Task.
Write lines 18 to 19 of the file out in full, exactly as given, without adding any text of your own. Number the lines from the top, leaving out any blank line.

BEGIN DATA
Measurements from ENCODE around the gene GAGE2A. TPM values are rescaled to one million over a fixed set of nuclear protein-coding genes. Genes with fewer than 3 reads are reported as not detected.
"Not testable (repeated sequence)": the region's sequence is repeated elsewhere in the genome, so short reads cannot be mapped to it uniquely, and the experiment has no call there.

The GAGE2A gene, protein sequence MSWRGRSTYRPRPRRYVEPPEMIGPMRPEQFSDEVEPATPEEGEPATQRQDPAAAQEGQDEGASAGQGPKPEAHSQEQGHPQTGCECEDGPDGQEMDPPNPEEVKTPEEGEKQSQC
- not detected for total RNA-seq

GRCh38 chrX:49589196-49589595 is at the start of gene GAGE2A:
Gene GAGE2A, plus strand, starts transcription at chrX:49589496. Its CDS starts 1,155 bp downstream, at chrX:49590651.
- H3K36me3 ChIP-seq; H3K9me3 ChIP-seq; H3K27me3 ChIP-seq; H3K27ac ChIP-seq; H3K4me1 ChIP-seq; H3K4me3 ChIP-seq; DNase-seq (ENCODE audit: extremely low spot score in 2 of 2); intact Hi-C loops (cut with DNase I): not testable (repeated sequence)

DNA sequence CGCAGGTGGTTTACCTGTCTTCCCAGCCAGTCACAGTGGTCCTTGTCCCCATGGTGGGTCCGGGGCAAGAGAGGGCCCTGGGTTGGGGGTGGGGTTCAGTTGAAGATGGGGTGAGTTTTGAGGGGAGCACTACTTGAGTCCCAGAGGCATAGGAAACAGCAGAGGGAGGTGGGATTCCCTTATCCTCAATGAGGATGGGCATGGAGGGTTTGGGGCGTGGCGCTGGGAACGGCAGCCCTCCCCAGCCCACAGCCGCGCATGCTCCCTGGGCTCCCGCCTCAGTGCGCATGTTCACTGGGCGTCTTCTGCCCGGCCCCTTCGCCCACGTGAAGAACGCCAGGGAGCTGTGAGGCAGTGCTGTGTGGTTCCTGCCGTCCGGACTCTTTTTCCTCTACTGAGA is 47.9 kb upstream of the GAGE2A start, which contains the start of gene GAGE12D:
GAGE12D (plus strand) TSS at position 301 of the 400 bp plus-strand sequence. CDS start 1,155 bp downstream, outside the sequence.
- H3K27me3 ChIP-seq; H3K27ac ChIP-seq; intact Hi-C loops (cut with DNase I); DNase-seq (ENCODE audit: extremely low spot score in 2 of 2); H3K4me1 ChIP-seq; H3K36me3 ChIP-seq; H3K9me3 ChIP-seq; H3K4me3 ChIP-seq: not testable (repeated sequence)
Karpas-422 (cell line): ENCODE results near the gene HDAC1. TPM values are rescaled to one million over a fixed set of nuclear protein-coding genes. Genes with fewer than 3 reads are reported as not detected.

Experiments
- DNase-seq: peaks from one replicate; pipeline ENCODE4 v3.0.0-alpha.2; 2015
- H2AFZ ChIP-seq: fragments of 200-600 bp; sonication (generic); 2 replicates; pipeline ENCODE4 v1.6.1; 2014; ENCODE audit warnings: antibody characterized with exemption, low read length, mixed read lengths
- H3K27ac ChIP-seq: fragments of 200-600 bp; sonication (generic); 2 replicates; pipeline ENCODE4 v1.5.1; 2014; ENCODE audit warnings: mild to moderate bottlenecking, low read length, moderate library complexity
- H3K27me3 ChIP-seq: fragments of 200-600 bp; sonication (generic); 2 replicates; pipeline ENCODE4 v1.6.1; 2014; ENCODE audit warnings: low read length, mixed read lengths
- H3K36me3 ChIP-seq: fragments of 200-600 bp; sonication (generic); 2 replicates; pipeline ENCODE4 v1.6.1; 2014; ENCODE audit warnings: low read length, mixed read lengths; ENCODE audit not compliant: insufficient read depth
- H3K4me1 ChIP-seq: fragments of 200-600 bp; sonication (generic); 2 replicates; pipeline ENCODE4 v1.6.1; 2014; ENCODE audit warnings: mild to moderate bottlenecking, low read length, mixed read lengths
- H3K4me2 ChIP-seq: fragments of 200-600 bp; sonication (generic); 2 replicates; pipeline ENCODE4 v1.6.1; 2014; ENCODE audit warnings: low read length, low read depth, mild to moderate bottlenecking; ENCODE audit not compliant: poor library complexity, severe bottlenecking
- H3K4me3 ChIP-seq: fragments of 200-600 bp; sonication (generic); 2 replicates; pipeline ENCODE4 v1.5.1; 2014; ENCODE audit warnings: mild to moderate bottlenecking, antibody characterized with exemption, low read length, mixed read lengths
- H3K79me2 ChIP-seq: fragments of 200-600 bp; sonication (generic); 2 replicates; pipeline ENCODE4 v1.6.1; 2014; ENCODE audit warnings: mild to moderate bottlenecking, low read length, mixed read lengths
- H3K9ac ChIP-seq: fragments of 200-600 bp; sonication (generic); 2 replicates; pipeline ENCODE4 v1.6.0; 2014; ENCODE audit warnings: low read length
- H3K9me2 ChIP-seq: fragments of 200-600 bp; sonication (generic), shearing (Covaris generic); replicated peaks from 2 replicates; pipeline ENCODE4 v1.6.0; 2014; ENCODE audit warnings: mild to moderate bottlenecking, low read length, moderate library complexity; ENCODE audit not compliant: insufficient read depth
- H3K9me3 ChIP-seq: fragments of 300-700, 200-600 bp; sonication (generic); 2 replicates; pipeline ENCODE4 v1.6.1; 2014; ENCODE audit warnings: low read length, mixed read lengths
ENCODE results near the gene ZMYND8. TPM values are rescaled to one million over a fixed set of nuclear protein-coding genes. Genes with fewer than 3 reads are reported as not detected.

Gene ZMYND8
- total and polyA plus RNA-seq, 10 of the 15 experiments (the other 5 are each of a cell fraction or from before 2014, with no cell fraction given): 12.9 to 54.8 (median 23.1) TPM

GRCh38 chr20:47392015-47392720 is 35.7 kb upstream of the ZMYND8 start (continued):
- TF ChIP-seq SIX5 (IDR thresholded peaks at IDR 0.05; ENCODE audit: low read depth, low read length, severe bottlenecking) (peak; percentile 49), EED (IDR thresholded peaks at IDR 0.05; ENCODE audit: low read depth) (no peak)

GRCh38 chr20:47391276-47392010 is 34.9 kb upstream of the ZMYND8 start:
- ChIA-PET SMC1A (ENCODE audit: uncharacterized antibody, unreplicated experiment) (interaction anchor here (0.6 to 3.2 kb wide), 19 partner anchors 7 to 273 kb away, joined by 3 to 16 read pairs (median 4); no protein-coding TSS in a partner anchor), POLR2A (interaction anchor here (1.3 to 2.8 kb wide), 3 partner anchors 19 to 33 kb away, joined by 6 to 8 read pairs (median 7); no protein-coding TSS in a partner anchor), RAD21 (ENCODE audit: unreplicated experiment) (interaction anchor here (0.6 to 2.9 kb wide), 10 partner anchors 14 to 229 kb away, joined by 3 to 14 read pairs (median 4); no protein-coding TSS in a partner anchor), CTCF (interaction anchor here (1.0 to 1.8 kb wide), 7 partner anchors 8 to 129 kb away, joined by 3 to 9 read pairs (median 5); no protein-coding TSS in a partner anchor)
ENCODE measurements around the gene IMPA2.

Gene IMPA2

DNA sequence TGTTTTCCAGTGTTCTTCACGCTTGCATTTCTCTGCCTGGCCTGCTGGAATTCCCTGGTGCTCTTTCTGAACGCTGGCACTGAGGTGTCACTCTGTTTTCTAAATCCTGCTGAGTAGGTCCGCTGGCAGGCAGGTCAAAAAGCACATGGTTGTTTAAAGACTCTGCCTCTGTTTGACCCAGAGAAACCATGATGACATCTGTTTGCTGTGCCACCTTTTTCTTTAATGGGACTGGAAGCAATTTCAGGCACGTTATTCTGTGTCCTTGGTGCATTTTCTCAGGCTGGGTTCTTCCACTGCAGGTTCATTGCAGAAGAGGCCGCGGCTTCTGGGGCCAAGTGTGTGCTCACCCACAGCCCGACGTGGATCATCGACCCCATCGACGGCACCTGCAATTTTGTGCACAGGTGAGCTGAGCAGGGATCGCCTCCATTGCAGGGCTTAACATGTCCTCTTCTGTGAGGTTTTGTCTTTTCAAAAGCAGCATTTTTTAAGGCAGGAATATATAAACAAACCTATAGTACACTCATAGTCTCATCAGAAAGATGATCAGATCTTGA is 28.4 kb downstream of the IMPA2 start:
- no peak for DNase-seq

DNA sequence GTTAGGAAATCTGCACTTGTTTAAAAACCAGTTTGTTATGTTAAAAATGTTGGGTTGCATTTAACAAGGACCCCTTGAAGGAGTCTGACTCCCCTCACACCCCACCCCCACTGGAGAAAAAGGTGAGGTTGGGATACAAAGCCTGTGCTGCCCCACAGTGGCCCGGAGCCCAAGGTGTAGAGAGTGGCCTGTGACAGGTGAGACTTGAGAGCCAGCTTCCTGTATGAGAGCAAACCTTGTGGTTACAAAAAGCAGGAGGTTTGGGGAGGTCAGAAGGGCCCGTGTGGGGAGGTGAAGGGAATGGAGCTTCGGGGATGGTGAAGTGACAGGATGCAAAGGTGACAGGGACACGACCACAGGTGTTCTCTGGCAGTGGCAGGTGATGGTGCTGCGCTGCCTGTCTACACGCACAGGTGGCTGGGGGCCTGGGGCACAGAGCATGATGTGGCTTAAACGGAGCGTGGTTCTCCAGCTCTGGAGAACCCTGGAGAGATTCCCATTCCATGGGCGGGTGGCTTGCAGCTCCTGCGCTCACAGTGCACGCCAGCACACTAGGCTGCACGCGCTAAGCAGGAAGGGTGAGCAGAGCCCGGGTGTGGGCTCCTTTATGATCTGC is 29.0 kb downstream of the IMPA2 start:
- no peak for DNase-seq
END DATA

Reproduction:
- H3K4me1 ChIP-seq: fragments of 200-600 bp; sonication (generic); 2 replicates; pipeline ENCODE4 v1.6.1; 2014; ENCODE audit warnings: mild to moderate bottlenecking, low read length, mixed read lengths
- H3K4me2 ChIP-seq: fragments of 200-600 bp; sonication (generic); 2 replicates; pipeline ENCODE4 v1.6.1; 2014; ENCODE audit warnings: low read length, low read depth, mild to moderate bottlenecking; ENCODE audit not compliant: poor library complexity, severe bottlenecking